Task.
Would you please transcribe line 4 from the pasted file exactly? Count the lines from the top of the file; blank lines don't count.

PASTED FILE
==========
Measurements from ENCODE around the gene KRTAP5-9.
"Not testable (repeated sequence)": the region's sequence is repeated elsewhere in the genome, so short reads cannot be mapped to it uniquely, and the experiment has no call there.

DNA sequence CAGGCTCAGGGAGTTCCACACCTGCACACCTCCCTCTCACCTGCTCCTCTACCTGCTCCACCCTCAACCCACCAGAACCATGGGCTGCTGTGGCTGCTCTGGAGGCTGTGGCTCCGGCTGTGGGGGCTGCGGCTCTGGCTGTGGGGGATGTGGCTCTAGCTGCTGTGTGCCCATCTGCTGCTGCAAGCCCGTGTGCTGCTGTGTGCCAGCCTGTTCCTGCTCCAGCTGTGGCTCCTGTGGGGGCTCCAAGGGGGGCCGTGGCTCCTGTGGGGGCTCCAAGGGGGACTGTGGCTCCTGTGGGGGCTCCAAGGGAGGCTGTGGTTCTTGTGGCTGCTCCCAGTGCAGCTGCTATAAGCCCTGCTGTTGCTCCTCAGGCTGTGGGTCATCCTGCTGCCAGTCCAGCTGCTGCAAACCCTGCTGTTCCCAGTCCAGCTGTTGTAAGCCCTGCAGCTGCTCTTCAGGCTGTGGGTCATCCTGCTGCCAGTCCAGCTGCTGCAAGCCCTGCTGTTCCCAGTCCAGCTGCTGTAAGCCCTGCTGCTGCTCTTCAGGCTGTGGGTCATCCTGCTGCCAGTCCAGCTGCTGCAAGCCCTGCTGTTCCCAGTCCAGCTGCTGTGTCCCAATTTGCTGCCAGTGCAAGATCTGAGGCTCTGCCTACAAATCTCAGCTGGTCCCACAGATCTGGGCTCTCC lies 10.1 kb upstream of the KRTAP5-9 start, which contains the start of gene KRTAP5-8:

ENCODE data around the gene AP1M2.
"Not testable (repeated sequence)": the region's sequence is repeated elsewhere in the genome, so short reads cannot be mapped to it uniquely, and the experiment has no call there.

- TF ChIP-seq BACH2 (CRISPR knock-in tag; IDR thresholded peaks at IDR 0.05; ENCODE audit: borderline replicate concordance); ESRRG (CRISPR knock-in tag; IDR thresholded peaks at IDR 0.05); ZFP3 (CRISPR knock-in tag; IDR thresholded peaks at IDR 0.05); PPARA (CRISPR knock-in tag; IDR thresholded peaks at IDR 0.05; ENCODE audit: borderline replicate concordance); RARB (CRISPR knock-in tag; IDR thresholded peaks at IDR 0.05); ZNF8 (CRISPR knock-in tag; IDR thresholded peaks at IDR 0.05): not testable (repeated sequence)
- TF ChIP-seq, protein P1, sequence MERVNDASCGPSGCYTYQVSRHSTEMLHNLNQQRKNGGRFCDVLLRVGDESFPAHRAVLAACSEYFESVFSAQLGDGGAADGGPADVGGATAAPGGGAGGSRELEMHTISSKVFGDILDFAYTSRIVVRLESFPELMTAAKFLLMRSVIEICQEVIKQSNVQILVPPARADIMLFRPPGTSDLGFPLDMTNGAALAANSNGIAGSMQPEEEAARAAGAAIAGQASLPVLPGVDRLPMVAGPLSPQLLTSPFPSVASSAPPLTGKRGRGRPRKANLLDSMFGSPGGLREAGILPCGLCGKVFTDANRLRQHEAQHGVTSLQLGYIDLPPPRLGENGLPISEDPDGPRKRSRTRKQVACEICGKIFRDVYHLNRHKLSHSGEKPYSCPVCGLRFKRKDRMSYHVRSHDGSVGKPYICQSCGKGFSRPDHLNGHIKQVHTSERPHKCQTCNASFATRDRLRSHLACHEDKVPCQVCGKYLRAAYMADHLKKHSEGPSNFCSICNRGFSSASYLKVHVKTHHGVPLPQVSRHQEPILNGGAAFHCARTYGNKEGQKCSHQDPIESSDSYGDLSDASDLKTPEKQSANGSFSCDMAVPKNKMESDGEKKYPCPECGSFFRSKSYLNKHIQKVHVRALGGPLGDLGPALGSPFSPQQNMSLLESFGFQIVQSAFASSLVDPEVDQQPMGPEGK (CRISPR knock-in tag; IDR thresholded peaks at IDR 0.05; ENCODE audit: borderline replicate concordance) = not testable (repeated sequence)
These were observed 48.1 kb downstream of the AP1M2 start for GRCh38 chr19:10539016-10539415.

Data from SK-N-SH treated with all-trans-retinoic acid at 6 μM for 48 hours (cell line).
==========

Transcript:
ENCODE data around the gene AP1M2.